Many people's retirement savings are built around their 401(k). What happens today affects a person's lifestyle when they retire. With the rate of inflation in America at 7.9 percent as of February 2022, some Americans are worried that inflation is hurting their 401(k).
What Is Inflation?
Inflation occurs because your money loses its purchasing power. This happens when prices dramatically go up. It can also occur if there is too much money in the economy. For 2022, inflation is happening due to high prices.
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As of February 2022, the U.S. government consumer price index (CPI), rose at the fastest pace since January 1982.
Debate About 401(k) Vulnerability
Inflation influences the value of your 401(k) plan. But there's debate over whether inflation has a positive or negative influence. The plus or minus on your 401(k) could depend on the allocation of your investments. If you're in doubt, consult with a financial planner.
Conservative Bonds Hurt and Help
Bonds or fixed income securities provide a stable income stream. These are interest payments. These payments are consistently provided to the investor.
But there could be a downside to this stability. Because the bonds are fixed income until maturity, the amount they pay out doesn't change. That decreases the interest payment's purchasing power when inflation goes up.
When inflation increases, bond prices fall in the short run but increase in the long run. Interest rates rising or lowering can also affect a bond's worth. Talk to a financial planner before you decide to diversify with or withdraw from bonds in your 401(k).
Consider also: When Should I Invest in Bonds?
The Stock Market and Inflation
There are several theories about whether stocks are a good investment during an inflationary period or a volatile investment.
Some experts say that stocks tend to return more than inflation over the long term. This is because you're investing in businesses that can survive inflation by charging higher prices for their goods. These companies also own real estate, which is usually inflation-proof.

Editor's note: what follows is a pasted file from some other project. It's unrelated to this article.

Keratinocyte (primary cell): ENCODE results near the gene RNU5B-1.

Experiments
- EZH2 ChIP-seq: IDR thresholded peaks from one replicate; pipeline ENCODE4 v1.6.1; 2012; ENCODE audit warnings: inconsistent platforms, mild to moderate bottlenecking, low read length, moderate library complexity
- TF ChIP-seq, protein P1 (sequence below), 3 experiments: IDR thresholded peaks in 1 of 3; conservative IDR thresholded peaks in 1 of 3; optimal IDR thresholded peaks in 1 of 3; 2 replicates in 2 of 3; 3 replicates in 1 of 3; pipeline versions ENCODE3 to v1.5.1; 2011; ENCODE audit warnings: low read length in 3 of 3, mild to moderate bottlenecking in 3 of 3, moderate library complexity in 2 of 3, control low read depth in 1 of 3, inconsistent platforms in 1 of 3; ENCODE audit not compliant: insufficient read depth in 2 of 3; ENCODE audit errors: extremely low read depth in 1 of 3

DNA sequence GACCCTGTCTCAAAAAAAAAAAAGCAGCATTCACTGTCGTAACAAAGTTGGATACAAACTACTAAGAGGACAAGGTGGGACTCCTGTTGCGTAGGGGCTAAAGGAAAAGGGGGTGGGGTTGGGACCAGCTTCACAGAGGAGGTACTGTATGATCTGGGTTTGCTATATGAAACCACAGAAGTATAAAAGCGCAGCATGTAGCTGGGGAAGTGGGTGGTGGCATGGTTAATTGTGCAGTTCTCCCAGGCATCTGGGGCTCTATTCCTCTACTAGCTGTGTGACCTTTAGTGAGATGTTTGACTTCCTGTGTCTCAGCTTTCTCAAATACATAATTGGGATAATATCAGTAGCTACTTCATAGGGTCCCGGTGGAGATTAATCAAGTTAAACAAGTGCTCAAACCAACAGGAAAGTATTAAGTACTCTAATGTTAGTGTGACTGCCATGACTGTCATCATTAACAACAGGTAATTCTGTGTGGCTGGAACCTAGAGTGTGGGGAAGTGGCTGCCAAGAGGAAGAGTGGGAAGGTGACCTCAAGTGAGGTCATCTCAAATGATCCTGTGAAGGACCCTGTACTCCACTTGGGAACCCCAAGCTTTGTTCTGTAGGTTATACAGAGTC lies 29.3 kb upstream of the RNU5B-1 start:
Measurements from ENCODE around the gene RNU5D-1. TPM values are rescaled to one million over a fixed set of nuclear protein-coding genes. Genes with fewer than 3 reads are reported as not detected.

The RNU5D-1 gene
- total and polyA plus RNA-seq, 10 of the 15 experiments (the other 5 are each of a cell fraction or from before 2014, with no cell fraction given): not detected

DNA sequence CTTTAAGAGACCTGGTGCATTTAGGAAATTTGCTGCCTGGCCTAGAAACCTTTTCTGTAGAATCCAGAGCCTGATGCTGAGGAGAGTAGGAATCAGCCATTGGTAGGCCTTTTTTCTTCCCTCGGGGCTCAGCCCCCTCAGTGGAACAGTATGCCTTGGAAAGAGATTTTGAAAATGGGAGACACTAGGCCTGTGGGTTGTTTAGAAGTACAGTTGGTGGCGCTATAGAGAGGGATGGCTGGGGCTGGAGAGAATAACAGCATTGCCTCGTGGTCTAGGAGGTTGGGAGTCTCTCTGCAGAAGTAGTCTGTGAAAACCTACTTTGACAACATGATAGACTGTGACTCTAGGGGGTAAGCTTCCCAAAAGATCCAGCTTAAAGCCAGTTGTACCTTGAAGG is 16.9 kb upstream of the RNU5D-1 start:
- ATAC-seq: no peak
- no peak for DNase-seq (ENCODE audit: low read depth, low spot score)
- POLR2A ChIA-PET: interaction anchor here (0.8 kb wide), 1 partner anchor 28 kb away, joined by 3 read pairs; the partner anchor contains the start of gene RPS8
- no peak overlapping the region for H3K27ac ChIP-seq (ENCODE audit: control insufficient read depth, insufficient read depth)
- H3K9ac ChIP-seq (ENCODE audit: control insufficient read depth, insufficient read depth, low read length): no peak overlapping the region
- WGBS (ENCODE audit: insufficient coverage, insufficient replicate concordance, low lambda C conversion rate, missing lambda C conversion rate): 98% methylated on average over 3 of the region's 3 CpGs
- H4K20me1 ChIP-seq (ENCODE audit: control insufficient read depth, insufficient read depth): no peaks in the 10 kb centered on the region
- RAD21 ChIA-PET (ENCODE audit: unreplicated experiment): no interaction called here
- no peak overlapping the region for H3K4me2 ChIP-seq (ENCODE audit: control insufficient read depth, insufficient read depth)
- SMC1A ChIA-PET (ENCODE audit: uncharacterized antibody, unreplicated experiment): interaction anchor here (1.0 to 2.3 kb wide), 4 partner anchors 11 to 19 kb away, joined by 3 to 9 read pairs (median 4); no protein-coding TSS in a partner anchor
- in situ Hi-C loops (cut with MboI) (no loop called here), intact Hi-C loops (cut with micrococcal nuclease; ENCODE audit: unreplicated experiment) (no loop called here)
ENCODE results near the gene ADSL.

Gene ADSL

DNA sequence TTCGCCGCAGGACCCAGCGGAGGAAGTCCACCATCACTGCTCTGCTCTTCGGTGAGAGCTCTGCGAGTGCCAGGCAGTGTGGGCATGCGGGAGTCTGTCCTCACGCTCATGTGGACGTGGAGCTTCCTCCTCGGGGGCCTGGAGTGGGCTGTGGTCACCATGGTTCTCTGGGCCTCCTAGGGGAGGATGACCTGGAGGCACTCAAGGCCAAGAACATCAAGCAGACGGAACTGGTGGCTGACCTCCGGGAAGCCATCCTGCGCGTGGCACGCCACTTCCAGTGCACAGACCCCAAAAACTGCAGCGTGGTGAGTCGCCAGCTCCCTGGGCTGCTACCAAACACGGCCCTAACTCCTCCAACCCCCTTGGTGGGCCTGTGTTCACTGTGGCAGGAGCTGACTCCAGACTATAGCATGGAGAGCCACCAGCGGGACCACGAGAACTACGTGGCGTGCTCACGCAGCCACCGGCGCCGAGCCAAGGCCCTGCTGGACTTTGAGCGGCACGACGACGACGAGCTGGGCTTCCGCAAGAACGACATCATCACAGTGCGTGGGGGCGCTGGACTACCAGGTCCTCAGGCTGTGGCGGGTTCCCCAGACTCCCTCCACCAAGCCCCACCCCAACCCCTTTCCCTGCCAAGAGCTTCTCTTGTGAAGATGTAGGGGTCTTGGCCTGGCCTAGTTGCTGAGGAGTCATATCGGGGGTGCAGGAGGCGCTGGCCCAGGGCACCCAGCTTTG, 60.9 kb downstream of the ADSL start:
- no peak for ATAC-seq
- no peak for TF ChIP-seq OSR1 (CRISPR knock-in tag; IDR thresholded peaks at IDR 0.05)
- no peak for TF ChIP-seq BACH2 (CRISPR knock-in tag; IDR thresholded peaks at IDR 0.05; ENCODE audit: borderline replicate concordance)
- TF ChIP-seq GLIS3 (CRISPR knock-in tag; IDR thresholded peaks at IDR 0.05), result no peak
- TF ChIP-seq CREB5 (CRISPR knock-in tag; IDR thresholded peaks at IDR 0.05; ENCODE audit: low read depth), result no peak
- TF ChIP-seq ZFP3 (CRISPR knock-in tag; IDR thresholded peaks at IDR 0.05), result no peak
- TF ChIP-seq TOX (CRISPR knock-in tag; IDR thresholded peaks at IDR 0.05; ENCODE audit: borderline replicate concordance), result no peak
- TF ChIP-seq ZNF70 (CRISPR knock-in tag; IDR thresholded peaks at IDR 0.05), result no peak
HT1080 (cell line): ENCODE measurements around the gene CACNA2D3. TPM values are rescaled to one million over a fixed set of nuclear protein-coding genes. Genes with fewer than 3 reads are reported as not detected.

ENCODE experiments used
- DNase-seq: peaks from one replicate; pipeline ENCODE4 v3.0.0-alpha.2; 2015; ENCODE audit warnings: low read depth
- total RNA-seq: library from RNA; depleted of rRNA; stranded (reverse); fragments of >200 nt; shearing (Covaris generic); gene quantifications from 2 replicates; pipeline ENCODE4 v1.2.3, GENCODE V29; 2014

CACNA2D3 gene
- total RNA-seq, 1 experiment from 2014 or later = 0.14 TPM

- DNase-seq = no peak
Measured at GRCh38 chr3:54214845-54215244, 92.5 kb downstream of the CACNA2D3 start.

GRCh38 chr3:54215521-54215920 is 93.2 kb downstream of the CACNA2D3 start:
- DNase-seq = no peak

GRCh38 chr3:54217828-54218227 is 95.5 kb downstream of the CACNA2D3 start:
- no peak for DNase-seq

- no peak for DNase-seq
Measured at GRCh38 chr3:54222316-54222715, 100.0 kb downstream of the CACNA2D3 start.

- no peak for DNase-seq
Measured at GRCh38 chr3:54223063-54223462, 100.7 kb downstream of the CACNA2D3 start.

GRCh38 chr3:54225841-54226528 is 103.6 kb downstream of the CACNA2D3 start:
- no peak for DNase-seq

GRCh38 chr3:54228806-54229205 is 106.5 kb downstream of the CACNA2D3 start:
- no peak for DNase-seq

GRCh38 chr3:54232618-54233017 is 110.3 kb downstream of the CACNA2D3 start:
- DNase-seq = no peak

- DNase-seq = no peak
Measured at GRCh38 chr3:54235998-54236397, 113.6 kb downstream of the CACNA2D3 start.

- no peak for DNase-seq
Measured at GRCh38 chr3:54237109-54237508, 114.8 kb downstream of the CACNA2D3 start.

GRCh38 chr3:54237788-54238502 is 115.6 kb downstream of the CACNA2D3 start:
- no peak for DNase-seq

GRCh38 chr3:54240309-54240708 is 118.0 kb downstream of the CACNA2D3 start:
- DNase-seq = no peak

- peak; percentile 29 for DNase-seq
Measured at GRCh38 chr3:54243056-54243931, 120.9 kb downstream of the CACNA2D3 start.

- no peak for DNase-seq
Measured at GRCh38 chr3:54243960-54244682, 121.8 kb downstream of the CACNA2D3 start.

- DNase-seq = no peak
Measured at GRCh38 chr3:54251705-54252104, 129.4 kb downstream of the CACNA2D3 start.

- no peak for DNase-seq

But if inflation climbs, the federal government might tighten the economy by raising interest rates. So the market starts guessing the move of the fed and when they will act to tighten the market through higher interest rates.
The Fed liquidity is a major driver of stock prices. Taking this away through higher interest rates has a negative effect on the stock market. This is because there is less money to be invested.
The best way to explore and make decisions regarding your 401(k) plan containing a stock portfolio is to talk to a financial adviser about your investment strategy.
Consider also: 3 Things to Consider When Investing in 2022
Inflation influences the value of your 401(k( plan.
Although Social Security isn't part of a 401(k), it is an integral part of a retirement plan. Roughly half of retirees' income is Social Security. Benefits have a cost of living adjustment (COLA) based on changes in the CPI. In 2022, the COLA for Social Security is 5.9 percent.
Currently, inflation is at 7.9 percent, so the COLA is not keeping pace with the current economy. This is common with Social Security. That is why most people have a nest egg financing 50 percent of their retirement.
Consider also: How to Apply for Social Security
Retirement Account and Inflation
Unfortunately, your retirement account investments aren't adjusted for inflation. For example, in 2021, the average stock market return was 10 percent. When the U.S. is in low inflationary times of 2 or 3 percent inflation, that gives you a return of 7 percent.
But inflation is 7.9 percent. So now, if the stock market and bonds give you a 10 percent return, that leaves you with a 2.1 percent return. That's assuming, during high inflation, you can still get that 10 percent. That's why it's essential to speak to a financial adviser about the investments in your 401(k).
- CBS News: High Inflation is Hurting Your 401K, too. Here’s What to Do About It
- John Hancock: How Inflation can Hurt Your 401K
- Forbes: Inflation and Retirement: What You Need to Know
- Trading Economics: United States Inflation Rate
- Bankrate: What is Inflation and What Causes It
- U.S. Bank: Effects of Inflation on Investments
- Choose Work: 2022 Cost of Living Adjustment
- Sofi: What is the Average Stock Market Return?
Social Security and Inflation